Cycle of Life Explained in A Vision

Cycle of Life Explained in A Vision

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Cycle of Life Explained in A Vision

 
      William Butler Yeats' accomplishments as a writer are varied. From his in depth and philosophical poetry to his alarming and enlightening A Vision, his work has been widely read by English scholars and religious philosophers. Although A Vision is extremely hard to understand completely, Yeats' overall concept is easy to fathom. What happens where Christianity leaves off? What is the cycle of life, and where does time begin and end? These are all questions that mankind has continually asked since the beginning of recorded time. The "how" and "why" of life and death has intrigued mankind for thousands of years. Always wanting to know more has been the motivating force in the lives of many great philosophers and thinkers since Plato and Aristotle. Yeats, like his predecessors, tries to answer these questions in A Vision. Through the use of the gyres and the notion that time and the elements of time are forever, Yeats successfully conveys his beliefs on the principles and details of life and death in relation to the ultimate whole of the universe. The cycle of life is explained in excruciating detail, making total comprehension tedious. However, a close look at Yeats and some of his other writings enables the reader to better understand exactly what Yeats tries to say in A Vision.

 

Simplifying A Vision is no easy task. Yeats himself was a complex man with intricate and different ideas on the existence of man. He was born in Sandymount in 1865 while he was raised in London, Dublin and Sligo. In 1884 Yeats studied painting in Dublin for three years before moving to England to pursue a literary career. He married George Hyde Lees in 1917 after having been in love with the Irish patriot Maude Gonne for over thirteen years. "After her marriage to another Irish political leader, Yeats finally admitted defeat in love and turned his full attention to his work" (English Literature, 641). During this time, Yeats was involved in the Irish National Movement which sought to free Ireland from England's rule. Before his involvement in politics, Yeats founded the Irish Literary Society in 1892. In addition, he founded the Irish National Theatre Society where he wrote several plays based on Irish legends.

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For a primarily private man, Yeats was heavily involved in movements both politically and artistically. He became aware of the Irish culture that separated the Irish from the British. His nationalistic attitude led Yeats to take an involved interest in Irish culture and mythology.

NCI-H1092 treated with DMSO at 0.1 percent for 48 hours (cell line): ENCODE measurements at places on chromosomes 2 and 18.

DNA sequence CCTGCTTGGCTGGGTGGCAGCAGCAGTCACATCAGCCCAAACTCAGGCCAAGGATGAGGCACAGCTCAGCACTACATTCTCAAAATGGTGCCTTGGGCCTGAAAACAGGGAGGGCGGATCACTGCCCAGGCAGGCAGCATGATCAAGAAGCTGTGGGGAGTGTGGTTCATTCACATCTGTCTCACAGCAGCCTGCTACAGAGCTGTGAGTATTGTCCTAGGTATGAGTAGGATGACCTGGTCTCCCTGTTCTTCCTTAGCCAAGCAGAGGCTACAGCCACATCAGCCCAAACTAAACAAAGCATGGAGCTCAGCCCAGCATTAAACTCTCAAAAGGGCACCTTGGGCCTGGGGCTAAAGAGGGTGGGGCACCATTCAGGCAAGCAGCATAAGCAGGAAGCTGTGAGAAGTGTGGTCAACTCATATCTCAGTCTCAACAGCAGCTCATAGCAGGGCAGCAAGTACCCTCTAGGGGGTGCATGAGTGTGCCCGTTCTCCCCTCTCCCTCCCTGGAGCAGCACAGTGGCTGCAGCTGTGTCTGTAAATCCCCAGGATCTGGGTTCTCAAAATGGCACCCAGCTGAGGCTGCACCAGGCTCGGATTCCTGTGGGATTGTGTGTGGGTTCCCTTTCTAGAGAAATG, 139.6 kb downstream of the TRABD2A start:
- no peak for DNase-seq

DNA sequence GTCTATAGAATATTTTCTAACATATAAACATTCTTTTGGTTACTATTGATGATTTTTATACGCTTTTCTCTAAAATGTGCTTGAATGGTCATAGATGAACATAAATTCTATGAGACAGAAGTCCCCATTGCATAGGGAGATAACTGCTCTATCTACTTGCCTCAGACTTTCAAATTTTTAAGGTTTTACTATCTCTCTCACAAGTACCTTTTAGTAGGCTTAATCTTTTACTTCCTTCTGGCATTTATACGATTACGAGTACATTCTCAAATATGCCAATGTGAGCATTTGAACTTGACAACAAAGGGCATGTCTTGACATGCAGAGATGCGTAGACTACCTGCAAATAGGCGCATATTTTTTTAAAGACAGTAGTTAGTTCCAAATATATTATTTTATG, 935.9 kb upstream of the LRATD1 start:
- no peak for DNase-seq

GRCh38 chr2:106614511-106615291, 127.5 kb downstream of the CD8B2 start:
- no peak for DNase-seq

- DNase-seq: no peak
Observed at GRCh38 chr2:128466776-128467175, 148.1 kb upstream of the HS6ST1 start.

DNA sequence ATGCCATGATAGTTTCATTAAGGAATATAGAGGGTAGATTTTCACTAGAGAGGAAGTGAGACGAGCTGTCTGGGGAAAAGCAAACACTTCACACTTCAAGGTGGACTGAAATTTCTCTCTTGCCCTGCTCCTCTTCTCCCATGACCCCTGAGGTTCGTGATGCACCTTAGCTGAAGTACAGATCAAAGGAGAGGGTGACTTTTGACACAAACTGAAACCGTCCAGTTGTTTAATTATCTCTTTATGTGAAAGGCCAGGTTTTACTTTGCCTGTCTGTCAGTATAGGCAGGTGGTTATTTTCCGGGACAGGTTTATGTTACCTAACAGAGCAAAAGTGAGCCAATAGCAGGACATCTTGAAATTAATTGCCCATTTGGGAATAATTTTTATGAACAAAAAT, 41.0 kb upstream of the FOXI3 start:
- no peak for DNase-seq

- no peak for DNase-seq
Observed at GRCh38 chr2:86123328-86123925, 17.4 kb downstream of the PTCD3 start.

Yeats' fascination with Irish mythology and the supernatural were significant influences in his writing ( Literature: English Literature, 701). The occult seemed to rule Yeats' world. His time spent in the rural area of Sligo directly impacted his early writings which often involved illusions and descriptions of the natural world. Yeats sought the deeper meaning of life in A Vision. He was not satisfied with Christianity's explanation of life and death. He wanted to develop his ideas on the values of life and death and about the meaning of history. The idea for A Vision came from experiments done with his wife in automatic writing. The ideas that she expressed were "new to him, and suggested answers to problems he did not think he had solved" (Stock, 122). They continued with the experiments for three years. After this period of time starting in 1917, Yeats decided to spend the rest of his life expanding on his and George's ideas.

 

The premise for A Vision is rooted in Yeats' concept of the two interlocking gyres and phases of the moon. These elements are the basis of his work. They are the essential components of life according to Yeats. Understanding them allows us to understand the concepts of life, death and time in Yeats' realm. They explain the meaning of life and history as well as what will happen in the future.

 

The gyres that Yeats refers to in A Vision are two superimposed cones that spiral together. "These cones were imagined as interpenetrating, whirling around inside one another, one subjective, the other objective...The cones were not restricted to symbolizing objectivity and subjectivity; they were also he (Yeats) said, 'beauty and truth, value and fact, particular and universal, quality and quantity'" (Ellman, 231). From one point on one gyre there lies the the infinite aspect of the other. A look at the "Second Coming" allows us to see the roots of the gyres. "Turning and turning in the widening gyre/ The falconer cannot hear the falconer;/ Things fall apart; the center cannot hold;/ Mere anarchy is loosed upon the world" (Literature: The British Tradition, 1067). As the falcon gets further and further from the falconer, it cannot hear the falconer. The conical shape of the bird's path is ever widening as it moves away from the earth. This image is important because it symbolizes the ever expanding path that life takes us on as we move to something beyond the scope of life on Earth. In addition, as the gyre widens, the world order is displaced. This sets the stage for Yeats' explanation of how the world will end two thousand years after the birth of Christ. Understanding the concept behind the gyres allows us to see the how the phases of the moon in relation to the gyres is significant.

 

The phases of the moon are influential in understanding Yeats' idea about the history and the future of mankind both in the natural and supernatural realm. Looking down on the gyres gives the image of a single circle. This circle is divided into the twenty-eight phases of the moon.

 

Twenty-and-eight the phases of the moon,/ The full and the moon's dark and all the crescents,/ Twenty and eight, and yet but six-and-twenty/ The cradles that a man must needs be rocked in;/ For there's no life at the full or the dark/...Too perfect to lie in a cradle,/ Too lonely for the traffic of the world;/ Body and soul cast out and cast away/ Beyond the visible world. (Yeats, 60-61).